Dave Lime

Dave Lime was hired by Bob Lucas and Forest Service Research, in 1967, to work as a geographer on recreation issues in the forests around the Great Lakes. Although Dave initially studied auto-accessed campgrounds, he quickly turned his attention to the Boundary Water Canoe Area Wilderness, where he studied recreation issues for more than 30 years. Dave received a BS in education from Ohio University in 1963, a MA in geography from the University of Pittsburgh in 1965, and a PhD in geography from the University of Pittsburgh in 1969. Shortly after Dave joined Forest Service Research in St. Paul, Bob Lucas moved to Missoula to lead the Wilderness Management Research Unit. From 1967 to1987, Dave served as Project Leader and Research Social Scientist of the Forest Service's North Central Station Research Work Unit focused on river recreation management research. Dave left the Forest Service in 1987 for the University of Minnesota. He was a Senior Research Associate in the Department of Forest Resources and has been an Adjunct Professor in the departments of Landscape Architecture, Geography, and Recreation Park and Leisure Studies at the University of Minnesota. From 1989 until his retirement in 2000, Dave was Unit Leader of the University of Minnesota’s Cooperative Park Studies Unit (CPSU) of the National Park Service/USGS Biological Resources Division. He also was a staff member for the Tourism Center housed in the Minnesota Extension Service at the University.

 

 

Dave authored or co-authored more than 250 scientific publications. His research included a variety of issues focusing on human dimensions of natural resource management and planning including: visitor perception studies addressing scenic beauty, crowding/congestion, fee programs, and resource impacts; development of visitor use monitoring systems to describe use patterns and user characteristics; implementation and evaluation of continuing education programs for resource managers with outdoor recreation and tourism responsibilities; identification of leisure trend indicators and factors influencing trends; models to address recreational carrying capacity as well as developing monitoring strategies to assess critical resource and social indicators; and, development of strategies using GIS to aid social science monitoring efforts. He was a member of an interdisciplinary team that developed and tested the National Park Service planning framework, Visitor Experience and Resource Protection (VERP). His research and work with land management agencies has covered a diversity of resource settings and administration types, including parks, forests, wilderness areas, wildlife refuges, rivers, lakes and reservoirs, coastal areas, research natural areas, and urban/suburban open space.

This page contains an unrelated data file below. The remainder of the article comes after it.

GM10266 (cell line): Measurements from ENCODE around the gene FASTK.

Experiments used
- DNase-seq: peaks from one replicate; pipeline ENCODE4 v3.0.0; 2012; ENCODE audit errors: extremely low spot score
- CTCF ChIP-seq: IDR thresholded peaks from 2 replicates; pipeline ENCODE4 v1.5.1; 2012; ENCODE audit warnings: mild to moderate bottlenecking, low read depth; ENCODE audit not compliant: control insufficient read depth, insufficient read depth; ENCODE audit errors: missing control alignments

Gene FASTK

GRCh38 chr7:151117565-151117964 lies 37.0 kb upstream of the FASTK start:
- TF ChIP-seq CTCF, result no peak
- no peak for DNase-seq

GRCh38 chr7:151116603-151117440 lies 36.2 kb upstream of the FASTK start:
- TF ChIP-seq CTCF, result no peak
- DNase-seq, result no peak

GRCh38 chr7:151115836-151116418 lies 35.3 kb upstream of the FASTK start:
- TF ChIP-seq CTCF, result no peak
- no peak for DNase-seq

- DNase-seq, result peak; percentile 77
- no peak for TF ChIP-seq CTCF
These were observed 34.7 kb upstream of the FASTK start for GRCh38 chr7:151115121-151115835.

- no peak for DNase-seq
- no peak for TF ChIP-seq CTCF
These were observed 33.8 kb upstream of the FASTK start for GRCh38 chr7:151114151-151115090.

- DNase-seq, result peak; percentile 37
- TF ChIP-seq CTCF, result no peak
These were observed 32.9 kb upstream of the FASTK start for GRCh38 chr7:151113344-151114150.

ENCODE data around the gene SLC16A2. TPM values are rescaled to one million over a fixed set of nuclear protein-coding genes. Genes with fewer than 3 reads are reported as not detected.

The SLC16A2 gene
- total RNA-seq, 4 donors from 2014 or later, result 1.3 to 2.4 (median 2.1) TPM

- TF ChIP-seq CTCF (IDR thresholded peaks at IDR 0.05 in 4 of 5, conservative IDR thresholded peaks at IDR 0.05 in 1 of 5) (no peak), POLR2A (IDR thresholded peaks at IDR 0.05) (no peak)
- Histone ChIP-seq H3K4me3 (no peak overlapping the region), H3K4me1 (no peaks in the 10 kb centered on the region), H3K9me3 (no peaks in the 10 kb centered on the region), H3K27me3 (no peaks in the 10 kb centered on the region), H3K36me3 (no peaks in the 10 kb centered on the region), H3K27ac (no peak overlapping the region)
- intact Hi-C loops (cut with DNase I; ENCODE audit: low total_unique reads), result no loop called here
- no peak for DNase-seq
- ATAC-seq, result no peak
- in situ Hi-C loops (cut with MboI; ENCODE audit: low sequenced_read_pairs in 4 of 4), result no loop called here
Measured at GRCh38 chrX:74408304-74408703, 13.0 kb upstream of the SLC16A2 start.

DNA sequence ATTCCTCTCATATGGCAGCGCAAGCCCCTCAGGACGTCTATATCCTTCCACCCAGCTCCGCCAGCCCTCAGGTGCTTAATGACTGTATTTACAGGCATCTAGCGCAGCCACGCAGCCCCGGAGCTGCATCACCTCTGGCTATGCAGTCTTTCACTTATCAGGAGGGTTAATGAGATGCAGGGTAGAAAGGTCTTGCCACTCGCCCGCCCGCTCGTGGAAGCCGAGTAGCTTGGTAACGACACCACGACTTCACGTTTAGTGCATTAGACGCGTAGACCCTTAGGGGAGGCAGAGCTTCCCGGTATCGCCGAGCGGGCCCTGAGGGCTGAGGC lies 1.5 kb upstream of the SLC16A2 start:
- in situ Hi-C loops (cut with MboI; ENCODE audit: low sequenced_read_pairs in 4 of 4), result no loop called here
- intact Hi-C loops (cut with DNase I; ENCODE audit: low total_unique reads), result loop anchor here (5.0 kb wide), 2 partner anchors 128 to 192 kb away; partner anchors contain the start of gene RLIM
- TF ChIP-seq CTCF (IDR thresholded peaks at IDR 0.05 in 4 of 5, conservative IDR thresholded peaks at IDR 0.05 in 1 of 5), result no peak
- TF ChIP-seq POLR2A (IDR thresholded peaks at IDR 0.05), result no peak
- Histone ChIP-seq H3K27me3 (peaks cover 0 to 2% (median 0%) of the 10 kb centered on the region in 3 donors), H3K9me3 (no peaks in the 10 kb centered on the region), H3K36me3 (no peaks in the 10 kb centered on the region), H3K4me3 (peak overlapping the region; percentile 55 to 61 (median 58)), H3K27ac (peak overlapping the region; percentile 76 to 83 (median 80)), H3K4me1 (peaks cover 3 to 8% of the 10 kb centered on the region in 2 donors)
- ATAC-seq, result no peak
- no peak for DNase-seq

Throughout his career Dave was committed to challenging himself, other scientists, and practitioners to seek out and explore the practical application of findings from leisure research and other data gathering activities–-that research be relevant to solving real world problems and that scientists strive to communicate research findings to managers and policy makers in practical terms.

Dave’s premier contribution to wilderness science is probably his multi-decadal devotion to visitor research and management in the Boundary Waters Canoe Area Wilderness. He followed up on Bob Lucas’ seminal work on Boundary Waters visitors, studying their travel patterns and behaviors multiple times over the years—identifying trends, asking and addressing new questions. He worked closely with Boundary Waters managers, helping them successfully establish a limited-entry permit system, party-size limits, campsite selection criteria, and mandatory visitor education programs for visitors before entering the wilderness. Early on, he collaborated with George Stankey in better understanding and applying the concepts of recreation carrying capacity in wilderness and elsewhere. He worked to identify a wide array of effective visitor management techniques, suggesting with George Peterson the value of differentiating between direct and indirect management techniques and, with Dorothy Anderson and Theresa Wang, developing a handbook of management techniques. And, in working with the National Park Service on VERP, Dave collaborated with Bob Manning, Wayne Freimund, Dave Pitt and others on research that focused on a visual approach to studying respondents' acceptability to a range of conditions (e.g., crowding) that help measure standards of quality related to desired outdoor experiences. 

Dave received numerous awards, including the 1998 George B. Hartzog, Jr. Environmental Award for Research and Resource Management (at Clemson University), the 2000 National Park Service Citizen’s Star Award for Exceptional Service, the 2000 U.S. Geological Survey Citizen’s Award for Exceptional Service, and the 2002 National Recreation and Park Association Theodore and Franklin Roosevelt Award for Excellence in Recreation and Park Research.